“Let’s give Oregonians a chance to shape the future of the state” – Oregon Humanities

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To celebrate the fiftieth anniversary of Oregon Humanities, each month in 2021 we will be publishing an interview with a forward-thinking Oregonian about what the future holds for our region. Read more of these stories here.

Kevin Frazier founded the blog The Oregon Way in August 2020 out of frustration with partisan politics. A Beaverton native and political junkie, Frazier sought to create a non-partisan place for Oregonians across the state to unite around ideas rather than ideologies and put the focus back on people instead. than on politics.

“For me, it starts with asking big questions and creating a big table,” said Frazier, who is currently pursuing a master’s degree in public policy at Harvard Kennedy School and a law degree at the University of California at Berkeley. Oregon will always be home to Frazier, who started the blog to “relentlessly pursue a better future in an inclusive manner.”

But what started out as a blog for editorials from thought leaders from across the state has quickly grown into a larger media group: in recent months, The Oregon Way joined with Take off, a newsletter on Oregon politics, and The bridge, a series of podcasts, to form OR360 Media. Frazier said that together, these efforts are a one-stop shop for Oregon residents to find out what’s going on in Oregon politics and feel equipped to make a difference in their communities.

“The cumulative focus of all of these projects is really to think about restoring Oregon’s civic culture and improving its information ecosystem,” Frazier said.

“How can we help?”

According to Frazier, it’s not enough to know the facts about what’s going on, that’s where The Oregon Way The blog shows readers the many ways community leaders and elected officials view Oregon’s most pressing issues, from climate change and land use issues to political representation and homelessness. (Editor’s Note: Adam Davis, Executive Director of Oregon Humanities, is a regular contributor.)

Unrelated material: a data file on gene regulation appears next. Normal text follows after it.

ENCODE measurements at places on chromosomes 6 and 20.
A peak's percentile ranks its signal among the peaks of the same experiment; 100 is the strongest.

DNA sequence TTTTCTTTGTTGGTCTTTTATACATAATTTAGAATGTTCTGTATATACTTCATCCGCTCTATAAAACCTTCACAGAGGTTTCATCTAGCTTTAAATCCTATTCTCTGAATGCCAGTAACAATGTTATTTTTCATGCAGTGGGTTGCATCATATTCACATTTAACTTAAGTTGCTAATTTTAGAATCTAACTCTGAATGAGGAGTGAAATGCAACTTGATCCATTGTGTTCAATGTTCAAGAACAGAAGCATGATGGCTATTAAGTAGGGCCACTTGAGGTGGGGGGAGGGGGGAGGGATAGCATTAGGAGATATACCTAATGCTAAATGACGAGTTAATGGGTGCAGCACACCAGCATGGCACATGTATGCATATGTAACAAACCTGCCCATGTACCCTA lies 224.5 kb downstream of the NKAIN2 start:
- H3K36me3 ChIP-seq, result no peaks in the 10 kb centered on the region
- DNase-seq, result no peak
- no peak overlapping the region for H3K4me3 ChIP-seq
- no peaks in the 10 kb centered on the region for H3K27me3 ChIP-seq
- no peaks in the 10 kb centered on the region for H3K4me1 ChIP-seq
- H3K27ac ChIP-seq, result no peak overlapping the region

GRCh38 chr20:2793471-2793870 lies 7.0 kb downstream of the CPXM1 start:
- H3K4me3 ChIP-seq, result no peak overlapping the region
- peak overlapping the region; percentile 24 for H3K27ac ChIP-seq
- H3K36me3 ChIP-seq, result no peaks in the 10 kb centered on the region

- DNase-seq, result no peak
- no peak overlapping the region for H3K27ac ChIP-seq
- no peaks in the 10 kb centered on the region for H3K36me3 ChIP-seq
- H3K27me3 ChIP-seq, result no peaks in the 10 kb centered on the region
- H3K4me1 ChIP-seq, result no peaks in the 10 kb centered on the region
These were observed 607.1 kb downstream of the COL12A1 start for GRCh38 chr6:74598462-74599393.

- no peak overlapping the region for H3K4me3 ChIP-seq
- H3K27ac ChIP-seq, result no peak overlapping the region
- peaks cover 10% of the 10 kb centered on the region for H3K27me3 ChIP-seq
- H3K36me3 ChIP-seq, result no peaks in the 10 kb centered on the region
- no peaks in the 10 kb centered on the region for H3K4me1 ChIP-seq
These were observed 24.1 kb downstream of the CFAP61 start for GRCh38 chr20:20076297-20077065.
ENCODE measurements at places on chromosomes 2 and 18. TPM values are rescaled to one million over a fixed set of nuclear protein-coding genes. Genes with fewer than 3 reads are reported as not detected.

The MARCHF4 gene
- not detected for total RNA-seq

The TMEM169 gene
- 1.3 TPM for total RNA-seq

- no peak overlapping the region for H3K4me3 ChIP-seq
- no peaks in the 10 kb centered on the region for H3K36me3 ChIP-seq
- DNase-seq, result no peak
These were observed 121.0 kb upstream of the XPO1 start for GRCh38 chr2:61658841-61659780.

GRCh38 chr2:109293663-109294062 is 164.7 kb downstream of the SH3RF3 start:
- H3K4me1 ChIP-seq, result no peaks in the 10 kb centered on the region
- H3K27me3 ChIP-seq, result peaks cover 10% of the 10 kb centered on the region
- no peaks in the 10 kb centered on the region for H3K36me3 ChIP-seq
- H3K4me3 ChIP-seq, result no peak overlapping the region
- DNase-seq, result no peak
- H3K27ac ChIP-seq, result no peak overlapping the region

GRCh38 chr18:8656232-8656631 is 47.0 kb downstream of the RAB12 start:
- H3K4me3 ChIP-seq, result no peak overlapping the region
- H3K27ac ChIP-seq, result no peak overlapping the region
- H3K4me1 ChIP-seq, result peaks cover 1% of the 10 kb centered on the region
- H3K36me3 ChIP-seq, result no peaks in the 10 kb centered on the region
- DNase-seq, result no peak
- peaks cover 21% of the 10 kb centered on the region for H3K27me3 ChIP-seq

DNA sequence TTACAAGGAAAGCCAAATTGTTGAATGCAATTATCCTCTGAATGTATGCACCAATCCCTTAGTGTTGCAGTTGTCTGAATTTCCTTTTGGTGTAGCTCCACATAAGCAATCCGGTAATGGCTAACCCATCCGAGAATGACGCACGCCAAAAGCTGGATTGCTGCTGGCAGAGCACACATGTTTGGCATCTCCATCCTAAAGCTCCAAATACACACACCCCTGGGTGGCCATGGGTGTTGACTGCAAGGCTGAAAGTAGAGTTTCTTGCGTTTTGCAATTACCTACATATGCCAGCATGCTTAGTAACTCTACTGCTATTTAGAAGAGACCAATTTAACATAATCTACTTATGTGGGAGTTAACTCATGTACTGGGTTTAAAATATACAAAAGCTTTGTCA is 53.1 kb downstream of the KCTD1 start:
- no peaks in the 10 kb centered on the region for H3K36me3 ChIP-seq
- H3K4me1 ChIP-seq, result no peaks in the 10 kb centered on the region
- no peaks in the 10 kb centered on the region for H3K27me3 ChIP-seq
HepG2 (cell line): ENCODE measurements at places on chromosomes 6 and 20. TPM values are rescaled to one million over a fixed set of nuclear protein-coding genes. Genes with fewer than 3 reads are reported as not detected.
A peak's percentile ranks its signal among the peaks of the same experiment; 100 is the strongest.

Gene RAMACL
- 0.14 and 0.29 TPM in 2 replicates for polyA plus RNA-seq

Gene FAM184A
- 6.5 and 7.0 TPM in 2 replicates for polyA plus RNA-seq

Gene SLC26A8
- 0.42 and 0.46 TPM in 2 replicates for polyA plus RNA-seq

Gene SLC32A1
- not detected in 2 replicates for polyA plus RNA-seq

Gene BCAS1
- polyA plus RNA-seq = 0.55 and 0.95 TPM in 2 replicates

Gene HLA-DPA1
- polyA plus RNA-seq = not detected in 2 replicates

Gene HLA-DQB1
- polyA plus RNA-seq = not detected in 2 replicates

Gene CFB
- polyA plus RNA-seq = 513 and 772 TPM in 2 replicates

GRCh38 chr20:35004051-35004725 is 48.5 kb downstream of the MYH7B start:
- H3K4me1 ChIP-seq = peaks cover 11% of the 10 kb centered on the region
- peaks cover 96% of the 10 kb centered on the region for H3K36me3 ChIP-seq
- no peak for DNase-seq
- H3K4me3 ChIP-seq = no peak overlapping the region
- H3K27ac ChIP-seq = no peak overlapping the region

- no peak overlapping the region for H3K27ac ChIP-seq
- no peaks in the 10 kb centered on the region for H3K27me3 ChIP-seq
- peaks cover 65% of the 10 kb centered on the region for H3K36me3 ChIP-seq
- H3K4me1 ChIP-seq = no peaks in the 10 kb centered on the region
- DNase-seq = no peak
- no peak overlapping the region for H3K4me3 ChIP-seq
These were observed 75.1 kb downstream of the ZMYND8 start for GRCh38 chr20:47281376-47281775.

“The more we can make people aware that there are efforts going on to bring people together from different parts of industry and different parts of the state, the more we can start to shatter this idea that all politics is. a battle for political points, ”explained Frazier.

Numerous blog posts detail the proactive and pragmatic efforts across the state, Frazier said. For example, Kelley Minty Morris, a Klamath County Commissioner, recently wrote about how groups from all sectors are coming together to address water issues in the Klamath Basin by providing water filling stations. water and 500 gallon water tanks to residents.

“The state, county, city, and citizens have come together to ask, ‘How can we help? »», Wrote the commissioner.

Another elected leader, Representative Marty Wilde (D-Eugene), also recently called to unite the Oregonians in a Oregon Trail post, proposing the creation of a public service program for young people. Such a program could bring together Oregon’s youth to fight climate change through carbon sequestration or train as licensed practical nurses or wildland firefighters.

“Public service can restore a sense of community by showing the value of working collectively across social boundaries towards a common goal,” Wilde wrote.

And while elected leaders often contribute to the blog, community leaders also fill its pages. Taylor Stewart, founder of the Oregon Remembrance Project, recently detailed the organization’s efforts to confront Grants Pass’s racist past and plan for a more inclusive future.

According to Frazier, this is a robust way to see the “Oregon Way” in action.

“(Stewart) is not doing this for partisan purposes,” he said. “It’s not meant to punish anyone, but really just to build a stronger community.”

Is there an “Oregon Way”?